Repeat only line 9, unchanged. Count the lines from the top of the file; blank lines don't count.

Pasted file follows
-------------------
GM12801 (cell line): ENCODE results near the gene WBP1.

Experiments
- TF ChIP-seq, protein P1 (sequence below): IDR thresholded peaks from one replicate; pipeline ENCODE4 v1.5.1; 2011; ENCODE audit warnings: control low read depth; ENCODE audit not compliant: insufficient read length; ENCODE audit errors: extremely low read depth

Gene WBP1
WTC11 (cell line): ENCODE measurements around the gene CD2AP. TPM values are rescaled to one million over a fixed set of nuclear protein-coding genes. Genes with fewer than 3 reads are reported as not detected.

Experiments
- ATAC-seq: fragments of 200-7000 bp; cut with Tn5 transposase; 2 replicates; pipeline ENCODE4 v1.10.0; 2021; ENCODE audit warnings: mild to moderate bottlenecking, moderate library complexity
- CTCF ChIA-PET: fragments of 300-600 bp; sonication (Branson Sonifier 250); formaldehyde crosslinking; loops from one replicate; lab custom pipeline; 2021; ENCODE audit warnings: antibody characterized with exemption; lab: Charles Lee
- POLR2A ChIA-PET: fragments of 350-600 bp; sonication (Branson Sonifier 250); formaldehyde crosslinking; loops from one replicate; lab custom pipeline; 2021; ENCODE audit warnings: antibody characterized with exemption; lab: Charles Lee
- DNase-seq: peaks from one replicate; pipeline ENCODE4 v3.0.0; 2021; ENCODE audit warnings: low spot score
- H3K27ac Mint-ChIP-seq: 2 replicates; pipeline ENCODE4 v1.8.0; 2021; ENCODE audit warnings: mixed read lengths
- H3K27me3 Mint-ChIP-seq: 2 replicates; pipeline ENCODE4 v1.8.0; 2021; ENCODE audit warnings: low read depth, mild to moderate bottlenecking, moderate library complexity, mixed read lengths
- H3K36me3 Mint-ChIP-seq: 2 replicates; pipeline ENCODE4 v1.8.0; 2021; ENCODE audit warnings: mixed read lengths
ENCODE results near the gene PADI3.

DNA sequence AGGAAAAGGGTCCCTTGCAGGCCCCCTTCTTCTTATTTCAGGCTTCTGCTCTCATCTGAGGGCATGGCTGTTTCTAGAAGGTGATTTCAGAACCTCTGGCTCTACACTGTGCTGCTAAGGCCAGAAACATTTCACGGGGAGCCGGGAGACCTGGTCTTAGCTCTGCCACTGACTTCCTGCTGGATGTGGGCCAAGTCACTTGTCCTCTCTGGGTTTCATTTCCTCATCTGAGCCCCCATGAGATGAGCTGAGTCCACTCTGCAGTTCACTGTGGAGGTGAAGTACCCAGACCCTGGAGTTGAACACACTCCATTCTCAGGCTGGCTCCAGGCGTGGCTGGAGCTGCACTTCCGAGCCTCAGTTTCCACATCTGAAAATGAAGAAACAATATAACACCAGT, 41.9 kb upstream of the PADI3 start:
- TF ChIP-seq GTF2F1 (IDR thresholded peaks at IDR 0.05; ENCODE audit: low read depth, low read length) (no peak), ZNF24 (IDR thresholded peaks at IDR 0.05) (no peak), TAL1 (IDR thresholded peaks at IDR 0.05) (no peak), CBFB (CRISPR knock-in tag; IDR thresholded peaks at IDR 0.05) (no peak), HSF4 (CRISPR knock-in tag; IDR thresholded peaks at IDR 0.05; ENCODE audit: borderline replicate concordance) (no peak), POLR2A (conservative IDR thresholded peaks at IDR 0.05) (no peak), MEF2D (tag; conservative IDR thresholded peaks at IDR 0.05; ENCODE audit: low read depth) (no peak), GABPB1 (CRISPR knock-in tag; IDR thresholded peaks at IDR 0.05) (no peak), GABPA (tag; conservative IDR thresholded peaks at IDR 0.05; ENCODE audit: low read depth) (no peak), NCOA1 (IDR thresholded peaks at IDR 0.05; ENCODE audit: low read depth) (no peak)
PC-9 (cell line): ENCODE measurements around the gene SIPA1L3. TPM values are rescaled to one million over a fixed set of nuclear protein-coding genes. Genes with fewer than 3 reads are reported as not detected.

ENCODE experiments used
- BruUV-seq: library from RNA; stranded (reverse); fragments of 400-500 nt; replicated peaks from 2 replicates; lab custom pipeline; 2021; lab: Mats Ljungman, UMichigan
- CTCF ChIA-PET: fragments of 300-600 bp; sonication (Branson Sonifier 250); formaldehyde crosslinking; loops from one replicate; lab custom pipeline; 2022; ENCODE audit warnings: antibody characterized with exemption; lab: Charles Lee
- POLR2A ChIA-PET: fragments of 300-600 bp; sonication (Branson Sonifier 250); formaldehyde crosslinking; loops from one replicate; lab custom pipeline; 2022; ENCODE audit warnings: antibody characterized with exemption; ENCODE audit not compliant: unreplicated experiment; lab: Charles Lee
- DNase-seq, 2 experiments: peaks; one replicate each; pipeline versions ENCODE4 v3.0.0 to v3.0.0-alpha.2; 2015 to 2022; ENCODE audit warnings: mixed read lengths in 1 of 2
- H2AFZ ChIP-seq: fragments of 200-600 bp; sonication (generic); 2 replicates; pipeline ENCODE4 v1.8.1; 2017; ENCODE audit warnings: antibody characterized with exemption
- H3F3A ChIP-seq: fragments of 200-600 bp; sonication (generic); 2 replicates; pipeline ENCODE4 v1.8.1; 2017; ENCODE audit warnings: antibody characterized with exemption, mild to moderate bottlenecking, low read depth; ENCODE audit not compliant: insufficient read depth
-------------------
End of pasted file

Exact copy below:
- POLR2A ChIA-PET: fragments of 350-600 bp; sonication (Branson Sonifier 250); formaldehyde crosslinking; loops from one replicate; lab custom pipeline; 2021; ENCODE audit warnings: antibody characterized with exemption; lab: Charles Lee